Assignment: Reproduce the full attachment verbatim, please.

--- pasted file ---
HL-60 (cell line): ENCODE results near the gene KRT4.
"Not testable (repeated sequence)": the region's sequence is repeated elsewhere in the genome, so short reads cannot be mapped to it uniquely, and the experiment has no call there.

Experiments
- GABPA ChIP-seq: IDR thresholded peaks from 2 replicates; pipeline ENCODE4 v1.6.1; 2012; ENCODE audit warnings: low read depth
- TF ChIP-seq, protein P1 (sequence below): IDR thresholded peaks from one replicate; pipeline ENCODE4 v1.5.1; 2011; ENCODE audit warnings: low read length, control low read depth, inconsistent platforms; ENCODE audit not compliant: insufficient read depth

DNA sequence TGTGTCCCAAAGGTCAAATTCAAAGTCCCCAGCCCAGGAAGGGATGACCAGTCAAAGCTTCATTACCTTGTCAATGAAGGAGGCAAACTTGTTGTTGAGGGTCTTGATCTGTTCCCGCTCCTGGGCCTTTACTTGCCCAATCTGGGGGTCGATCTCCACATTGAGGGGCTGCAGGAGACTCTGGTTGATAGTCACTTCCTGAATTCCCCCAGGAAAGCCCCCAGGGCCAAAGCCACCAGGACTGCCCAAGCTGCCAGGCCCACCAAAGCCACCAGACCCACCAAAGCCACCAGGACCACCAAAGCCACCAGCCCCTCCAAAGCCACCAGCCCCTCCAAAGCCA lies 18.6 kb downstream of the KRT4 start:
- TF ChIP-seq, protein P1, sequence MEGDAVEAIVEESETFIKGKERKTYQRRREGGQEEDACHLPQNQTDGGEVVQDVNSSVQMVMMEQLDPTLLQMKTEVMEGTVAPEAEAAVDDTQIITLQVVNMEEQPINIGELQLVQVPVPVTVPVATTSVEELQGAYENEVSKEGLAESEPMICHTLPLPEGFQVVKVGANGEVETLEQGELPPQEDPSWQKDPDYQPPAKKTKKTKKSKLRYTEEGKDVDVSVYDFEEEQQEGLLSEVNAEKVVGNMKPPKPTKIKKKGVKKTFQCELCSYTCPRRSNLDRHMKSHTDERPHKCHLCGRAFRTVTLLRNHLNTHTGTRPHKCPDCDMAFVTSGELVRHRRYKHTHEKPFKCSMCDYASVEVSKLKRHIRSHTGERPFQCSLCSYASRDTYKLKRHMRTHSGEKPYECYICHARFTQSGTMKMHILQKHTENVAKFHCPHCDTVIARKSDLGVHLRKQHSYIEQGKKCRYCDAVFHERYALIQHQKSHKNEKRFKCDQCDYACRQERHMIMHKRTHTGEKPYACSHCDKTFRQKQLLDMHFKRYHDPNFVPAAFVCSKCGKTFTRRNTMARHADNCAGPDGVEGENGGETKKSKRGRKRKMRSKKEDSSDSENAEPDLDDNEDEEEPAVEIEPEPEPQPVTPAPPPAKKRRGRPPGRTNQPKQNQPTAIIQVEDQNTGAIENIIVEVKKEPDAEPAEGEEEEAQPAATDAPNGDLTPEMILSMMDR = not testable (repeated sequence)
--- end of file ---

HL-60 (cell line): ENCODE results near the gene KRT4.
"Not testable (repeated sequence)": the region's sequence is repeated elsewhere in the genome, so short reads cannot be mapped to it uniquely, and the experiment has no call there.

Experiments
- GABPA ChIP-seq: IDR thresholded peaks from 2 replicates; pipeline ENCODE4 v1.6.1; 2012; ENCODE audit warnings: low read depth
- TF ChIP-seq, protein P1 (sequence below): IDR thresholded peaks from one replicate; pipeline ENCODE4 v1.5.1; 2011; ENCODE audit warnings: low read length, control low read depth, inconsistent platforms; ENCODE audit not compliant: insufficient read depth

DNA sequence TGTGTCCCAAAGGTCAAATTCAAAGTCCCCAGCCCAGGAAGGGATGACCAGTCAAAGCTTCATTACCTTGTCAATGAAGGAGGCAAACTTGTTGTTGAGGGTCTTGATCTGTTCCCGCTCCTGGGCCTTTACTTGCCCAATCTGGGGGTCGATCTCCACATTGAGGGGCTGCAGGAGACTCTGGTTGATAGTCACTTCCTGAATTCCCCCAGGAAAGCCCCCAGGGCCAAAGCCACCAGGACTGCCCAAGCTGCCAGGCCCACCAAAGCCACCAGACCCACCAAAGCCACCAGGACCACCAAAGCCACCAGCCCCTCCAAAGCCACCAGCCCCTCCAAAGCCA lies 18.6 kb downstream of the KRT4 start:
- TF ChIP-seq, protein P1, sequence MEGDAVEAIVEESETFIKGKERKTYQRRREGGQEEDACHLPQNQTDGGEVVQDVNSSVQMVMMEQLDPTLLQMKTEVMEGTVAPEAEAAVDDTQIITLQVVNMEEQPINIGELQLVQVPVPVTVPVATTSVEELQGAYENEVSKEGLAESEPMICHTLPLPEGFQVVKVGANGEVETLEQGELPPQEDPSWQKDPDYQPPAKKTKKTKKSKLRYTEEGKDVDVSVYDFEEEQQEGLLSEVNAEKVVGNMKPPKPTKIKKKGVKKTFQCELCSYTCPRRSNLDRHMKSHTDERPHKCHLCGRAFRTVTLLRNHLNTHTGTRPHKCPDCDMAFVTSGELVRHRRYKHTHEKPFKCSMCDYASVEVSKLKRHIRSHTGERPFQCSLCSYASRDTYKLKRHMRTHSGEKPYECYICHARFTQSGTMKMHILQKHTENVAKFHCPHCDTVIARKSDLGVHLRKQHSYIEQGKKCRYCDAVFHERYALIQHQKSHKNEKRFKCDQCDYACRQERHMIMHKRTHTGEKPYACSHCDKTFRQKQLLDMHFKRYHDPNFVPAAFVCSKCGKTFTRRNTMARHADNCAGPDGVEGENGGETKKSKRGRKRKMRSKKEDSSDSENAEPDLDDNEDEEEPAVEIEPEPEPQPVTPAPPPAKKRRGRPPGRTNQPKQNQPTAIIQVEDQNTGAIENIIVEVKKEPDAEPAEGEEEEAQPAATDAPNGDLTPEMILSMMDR = not testable (repeated sequence)